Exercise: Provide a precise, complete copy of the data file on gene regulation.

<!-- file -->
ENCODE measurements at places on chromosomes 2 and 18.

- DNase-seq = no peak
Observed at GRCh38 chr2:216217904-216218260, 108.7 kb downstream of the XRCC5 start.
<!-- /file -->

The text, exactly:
ENCODE measurements at places on chromosomes 2 and 18.

- DNase-seq = no peak
Observed at GRCh38 chr2:216217904-216218260, 108.7 kb downstream of the XRCC5 start.